“Ab toh ho gaya season khatam,” a ski instructor shook his head ruefully. The season is finished,
“Ab toh ho gaya season khatam,” a ski instructor shook his head ruefully. The season is finished,he said, and I doubt if the skiers will return anytime soon. He had good reason to be upset. I was standing in the middle of Gulmarg in a winter wonderland of deep snow and tall pines and white mountains, and the J&K government had just imposed a curfew on the entire Valley. Internet services were down, TV channels blacked out, newspaper offices raided. Livelihoods had come to a shuddering stop, in the middle of the lucrative winter tourist season.
In one fell swoop, two years of peace and calm in the Valley was brought to an end in front of my eyes, and it wasn’t pretty. Downcast eyes everywhere, edgy ski tour leaders muttering in their walkie talkies, half-hearted snowballs thrown by tourists at each other. The thrill had gone. All that remained was dread, and the fear of what would happen next. The ski gondola wasn’t working, as staff couldn’t get to Gulmarg due to the curfew.
And yet, Gulmarg was a world apart from the rest of the Valley. I realised that when the hotel I was staying in insisted on transporting us to Srinagar airport at the crack of dawn — nine hours before my flight — because they understandably didn’t want to take any chances. Bouncing along the bumpy main road to Srinagar, the streets looked eerily deserted.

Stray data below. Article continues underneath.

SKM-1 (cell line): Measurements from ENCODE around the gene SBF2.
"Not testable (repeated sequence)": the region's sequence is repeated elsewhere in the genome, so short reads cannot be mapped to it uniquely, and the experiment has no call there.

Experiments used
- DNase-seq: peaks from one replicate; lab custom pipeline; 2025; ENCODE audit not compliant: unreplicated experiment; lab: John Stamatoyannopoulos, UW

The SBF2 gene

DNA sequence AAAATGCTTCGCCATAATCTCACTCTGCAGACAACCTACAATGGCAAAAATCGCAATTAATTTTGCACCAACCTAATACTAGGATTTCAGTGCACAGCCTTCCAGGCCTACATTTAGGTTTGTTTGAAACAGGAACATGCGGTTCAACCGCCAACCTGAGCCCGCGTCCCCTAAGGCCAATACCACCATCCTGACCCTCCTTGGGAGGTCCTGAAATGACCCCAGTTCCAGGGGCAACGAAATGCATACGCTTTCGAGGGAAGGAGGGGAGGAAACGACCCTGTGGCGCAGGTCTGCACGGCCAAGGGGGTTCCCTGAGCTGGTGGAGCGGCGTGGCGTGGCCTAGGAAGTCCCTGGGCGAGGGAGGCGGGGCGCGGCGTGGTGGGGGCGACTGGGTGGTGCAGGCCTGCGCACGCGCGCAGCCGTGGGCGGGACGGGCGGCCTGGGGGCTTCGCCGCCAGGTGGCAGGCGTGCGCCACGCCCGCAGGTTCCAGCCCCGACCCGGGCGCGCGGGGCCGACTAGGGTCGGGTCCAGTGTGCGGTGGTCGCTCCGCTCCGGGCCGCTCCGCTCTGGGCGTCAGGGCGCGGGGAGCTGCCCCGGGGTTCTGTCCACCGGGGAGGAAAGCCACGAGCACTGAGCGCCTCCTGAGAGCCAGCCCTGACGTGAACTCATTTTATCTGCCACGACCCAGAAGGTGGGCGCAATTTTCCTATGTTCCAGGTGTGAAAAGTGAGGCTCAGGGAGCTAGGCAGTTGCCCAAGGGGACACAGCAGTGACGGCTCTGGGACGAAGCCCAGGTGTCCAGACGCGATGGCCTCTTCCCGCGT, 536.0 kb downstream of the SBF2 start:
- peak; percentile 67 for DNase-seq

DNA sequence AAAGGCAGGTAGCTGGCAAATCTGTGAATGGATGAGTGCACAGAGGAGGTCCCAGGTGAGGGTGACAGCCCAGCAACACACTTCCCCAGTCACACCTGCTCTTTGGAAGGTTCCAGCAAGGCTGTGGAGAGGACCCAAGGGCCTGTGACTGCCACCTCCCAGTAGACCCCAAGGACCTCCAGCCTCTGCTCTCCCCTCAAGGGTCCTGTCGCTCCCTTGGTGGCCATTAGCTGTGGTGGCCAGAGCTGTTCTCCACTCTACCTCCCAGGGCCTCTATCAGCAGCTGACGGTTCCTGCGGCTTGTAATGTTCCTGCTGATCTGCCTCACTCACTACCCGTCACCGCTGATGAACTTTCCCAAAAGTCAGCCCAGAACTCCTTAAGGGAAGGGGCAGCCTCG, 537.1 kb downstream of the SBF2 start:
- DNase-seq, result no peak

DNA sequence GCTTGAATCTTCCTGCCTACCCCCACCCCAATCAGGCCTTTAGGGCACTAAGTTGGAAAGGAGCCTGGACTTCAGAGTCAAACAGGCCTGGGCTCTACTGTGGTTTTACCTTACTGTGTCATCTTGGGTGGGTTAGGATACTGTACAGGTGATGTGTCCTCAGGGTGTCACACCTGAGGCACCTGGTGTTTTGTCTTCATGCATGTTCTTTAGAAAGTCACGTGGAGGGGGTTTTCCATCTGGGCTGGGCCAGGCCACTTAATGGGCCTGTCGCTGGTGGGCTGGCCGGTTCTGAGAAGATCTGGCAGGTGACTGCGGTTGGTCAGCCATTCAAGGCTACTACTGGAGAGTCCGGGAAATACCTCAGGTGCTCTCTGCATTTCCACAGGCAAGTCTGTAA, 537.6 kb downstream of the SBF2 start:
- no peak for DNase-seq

In Srinagar, there were pickets and heavily armed men patrolling the streets, turning back people who’d come out for a morning walk. Finally, we got to the airport, after the ridiculous charade of security checks, only to be stranded in the cold along with a host of other travellers — we were all too early.
For six hours we waited, occasionally going into the airport to use the toilets. Of course, we were frisked each time, and regarded with deep suspicion. Finally we were allowed into the airport, frisked again and again and, as a parting shot, I had my bag opened and everything checked, including the photographs I had taken. Tourism, Kashmir style.
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